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|Print List Price:||$14.95|
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Flowertown Kindle Edition
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|Length: 379 pages||Word Wise: Enabled||Enhanced Typesetting: Enabled|
|Page Flip: Enabled||
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Seven years ago the chemical spill of an experimental pesticide killed scores of people in rural Iowa, and those who survived are still living in hell. The properties of this pesticide make people who have been exposed to it carriers, so they've been herded into a compound, quarantined by the US Army, and compelled to take drugs that wreak havoc on their bodies in an effort to keep them alive and prevent the spread of the poison. Everyone who takes the drugs gives off a sickening sweet smell, hence the name Flowertown for the containment zone. After years of isolation the infrastructure is crumbling--it's hard to get anybody in to fix things--and since TV and internet rarely work they are almost completely cut off from the world in their dilapidated outpost.
We see all of this through the eyes of Ellie Cauley, who has a hair-trigger temper but has given up expecting anything to get better. Her best friend is full of conspiracy theories and her roommate is enduring extra debilitating drugs in the hope that she can suppress the pesticide's affects long enough to attend her sister's Las Vegas wedding, but Ellie spends her time getting high and fraternizing with an army sergeant. That is until it starts to seem like her paranoid friend is right. When their situation starts to become even more suspect and sinister, Ellie fights back with the only thing left to her, her rage. Don't start this book late at night--it's very hard to put down once you begin reading it.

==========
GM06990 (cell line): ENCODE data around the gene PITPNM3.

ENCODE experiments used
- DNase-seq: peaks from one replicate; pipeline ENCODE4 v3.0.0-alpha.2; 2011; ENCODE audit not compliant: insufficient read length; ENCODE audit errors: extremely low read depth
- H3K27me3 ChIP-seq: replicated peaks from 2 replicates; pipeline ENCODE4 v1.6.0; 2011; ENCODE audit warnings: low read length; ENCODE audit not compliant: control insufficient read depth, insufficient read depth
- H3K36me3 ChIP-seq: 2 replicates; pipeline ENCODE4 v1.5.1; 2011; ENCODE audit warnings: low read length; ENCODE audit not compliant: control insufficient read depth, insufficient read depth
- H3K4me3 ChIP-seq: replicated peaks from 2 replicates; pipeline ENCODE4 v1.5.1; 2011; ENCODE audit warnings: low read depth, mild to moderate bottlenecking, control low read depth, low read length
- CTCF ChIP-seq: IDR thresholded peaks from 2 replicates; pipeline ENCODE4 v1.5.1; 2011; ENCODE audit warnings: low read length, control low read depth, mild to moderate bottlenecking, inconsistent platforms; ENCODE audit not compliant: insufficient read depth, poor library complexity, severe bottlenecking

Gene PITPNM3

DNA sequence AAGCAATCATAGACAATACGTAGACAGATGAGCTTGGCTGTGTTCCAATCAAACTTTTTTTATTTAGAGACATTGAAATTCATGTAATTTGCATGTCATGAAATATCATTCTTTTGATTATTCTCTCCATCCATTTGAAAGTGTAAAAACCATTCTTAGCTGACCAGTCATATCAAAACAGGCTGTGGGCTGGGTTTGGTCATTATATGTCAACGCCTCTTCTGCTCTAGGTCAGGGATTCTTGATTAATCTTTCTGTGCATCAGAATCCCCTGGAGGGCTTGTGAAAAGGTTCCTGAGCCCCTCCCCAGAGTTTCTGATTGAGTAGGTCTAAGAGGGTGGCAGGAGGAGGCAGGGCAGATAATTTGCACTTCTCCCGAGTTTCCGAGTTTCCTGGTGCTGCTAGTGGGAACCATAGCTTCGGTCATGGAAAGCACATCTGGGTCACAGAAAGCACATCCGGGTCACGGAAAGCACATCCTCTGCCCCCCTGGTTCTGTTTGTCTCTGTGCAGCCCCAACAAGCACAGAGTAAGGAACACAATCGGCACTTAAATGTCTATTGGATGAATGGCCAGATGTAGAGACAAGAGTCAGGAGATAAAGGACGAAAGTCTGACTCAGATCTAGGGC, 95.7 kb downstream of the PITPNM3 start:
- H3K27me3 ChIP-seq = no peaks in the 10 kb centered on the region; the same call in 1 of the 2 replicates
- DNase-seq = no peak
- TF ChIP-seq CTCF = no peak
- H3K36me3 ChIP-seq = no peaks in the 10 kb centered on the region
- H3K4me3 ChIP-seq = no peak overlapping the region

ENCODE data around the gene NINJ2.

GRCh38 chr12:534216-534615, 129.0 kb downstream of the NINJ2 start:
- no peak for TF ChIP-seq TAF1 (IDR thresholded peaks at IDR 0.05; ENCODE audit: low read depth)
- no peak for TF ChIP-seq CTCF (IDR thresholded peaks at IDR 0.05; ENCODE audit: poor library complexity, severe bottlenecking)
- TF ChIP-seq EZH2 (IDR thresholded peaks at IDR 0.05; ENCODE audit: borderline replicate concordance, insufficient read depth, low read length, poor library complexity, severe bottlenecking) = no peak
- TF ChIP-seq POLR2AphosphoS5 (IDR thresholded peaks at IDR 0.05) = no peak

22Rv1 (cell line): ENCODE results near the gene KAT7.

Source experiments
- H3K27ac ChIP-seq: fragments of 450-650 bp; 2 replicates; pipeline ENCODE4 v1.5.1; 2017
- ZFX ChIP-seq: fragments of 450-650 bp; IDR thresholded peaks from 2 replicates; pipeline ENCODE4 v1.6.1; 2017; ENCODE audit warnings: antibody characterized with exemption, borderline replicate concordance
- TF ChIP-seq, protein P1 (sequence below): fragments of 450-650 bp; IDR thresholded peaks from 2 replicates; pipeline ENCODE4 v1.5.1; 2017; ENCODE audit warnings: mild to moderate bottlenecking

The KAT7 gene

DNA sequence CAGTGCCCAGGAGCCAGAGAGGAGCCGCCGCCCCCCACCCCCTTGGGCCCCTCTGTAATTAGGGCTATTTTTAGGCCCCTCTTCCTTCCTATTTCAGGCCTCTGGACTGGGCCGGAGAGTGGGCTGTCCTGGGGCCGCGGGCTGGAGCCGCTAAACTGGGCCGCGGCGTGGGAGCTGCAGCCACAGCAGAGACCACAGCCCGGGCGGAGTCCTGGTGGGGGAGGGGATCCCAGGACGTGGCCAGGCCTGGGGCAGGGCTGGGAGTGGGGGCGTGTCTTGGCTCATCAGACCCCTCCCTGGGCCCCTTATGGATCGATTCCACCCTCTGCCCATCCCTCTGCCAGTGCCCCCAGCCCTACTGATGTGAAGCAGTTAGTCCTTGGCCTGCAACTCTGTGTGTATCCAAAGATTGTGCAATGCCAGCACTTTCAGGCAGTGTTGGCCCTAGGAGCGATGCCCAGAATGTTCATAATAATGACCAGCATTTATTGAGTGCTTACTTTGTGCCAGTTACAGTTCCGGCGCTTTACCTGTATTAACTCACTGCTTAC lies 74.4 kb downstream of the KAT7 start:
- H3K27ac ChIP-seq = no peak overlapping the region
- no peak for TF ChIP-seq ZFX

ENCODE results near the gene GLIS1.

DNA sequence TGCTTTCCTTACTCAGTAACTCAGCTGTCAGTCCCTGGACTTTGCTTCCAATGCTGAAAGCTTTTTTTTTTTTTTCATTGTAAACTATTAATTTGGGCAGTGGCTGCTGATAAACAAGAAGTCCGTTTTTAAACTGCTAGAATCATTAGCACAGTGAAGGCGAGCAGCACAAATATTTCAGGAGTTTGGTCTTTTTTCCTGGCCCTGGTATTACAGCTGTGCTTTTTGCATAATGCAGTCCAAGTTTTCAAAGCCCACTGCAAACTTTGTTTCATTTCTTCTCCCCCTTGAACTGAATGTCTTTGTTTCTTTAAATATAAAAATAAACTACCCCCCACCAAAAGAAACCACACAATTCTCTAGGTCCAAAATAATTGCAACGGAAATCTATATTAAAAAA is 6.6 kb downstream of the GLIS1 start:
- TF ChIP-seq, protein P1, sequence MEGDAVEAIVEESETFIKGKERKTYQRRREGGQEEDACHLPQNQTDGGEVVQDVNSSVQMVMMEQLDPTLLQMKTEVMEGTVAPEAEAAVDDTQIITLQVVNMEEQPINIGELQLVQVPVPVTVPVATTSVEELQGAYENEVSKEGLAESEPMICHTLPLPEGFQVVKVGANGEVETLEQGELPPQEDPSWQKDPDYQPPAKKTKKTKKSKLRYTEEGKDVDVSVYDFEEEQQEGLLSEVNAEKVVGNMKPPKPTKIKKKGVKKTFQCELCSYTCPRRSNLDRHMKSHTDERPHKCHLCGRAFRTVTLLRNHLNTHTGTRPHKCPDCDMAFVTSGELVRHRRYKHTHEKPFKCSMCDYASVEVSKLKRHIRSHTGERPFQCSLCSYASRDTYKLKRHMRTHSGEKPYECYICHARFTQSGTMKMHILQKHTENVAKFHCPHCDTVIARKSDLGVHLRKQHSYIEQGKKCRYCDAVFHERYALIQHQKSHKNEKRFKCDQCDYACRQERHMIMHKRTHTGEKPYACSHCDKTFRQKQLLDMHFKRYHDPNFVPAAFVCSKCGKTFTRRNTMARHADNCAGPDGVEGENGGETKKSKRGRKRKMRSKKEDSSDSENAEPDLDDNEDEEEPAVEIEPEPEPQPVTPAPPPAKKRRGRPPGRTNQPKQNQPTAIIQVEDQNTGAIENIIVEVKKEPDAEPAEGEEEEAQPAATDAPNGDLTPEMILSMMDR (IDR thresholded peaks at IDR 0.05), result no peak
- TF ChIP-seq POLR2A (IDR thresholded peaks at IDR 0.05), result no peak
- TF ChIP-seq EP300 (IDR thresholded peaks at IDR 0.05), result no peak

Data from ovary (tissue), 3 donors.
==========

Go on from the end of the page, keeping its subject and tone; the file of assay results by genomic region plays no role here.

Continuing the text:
Secondly, the heroine. She is not a stunningly beautiful (but doesn't know it) kick-ass girl just waiting for someone to love her. She is a young adult - in her early 20's. She has flaws,and hides in a haze of marijuana smoke from most of what is happening to her. She does not have magical powers and was not destined for greatness. She is not trained in combat. She does not have two guys fawning over her in a cliched love triangle. In fact, romance plays a fairly small part in the story overall. Our heroine is reluctant and flawed and human, and most of all, relatable.
What we do get is a really intimate and scary medical thriller. We get a lot of backstory told in ways that are not big static info-dumps. We get a strong sense of setting and wonderful memorable details. We get characters making decisions and trying to figure out what is going on at the same rate as the reader is, so there is a lot of suspense and tension. The plot is action-packed and nicely reveal in a pace that keeps you on the edge of your seat. You aren't sure who to trust. The writing is sharp, well edited, and precise. It's got humor and sass.
The criticisms - okay, Guy is a bit too good to be true, He should have given up on Ellie well before the end. Bing and Ellie are a bit too precious in that John Green-esque dialogue way. They fly off the handle and then make up again and again. Rachel is a bit too good and pure and convenient to figuring out the plot points mid-book. Ellie stops smoking pot and overnight can run without hacking and gasping like a true pothead would have. It is stated way too many times how infrequently Ellie bathes and how filthy her clothes are. Ellie makes a leap of logic in two places that seem too convenient. The contaigen seems too easily controlled.
The audiobook is very well narrated by Tanya Eby.
This was a surprise as I had not heard of it before, and it was a perfect summer read.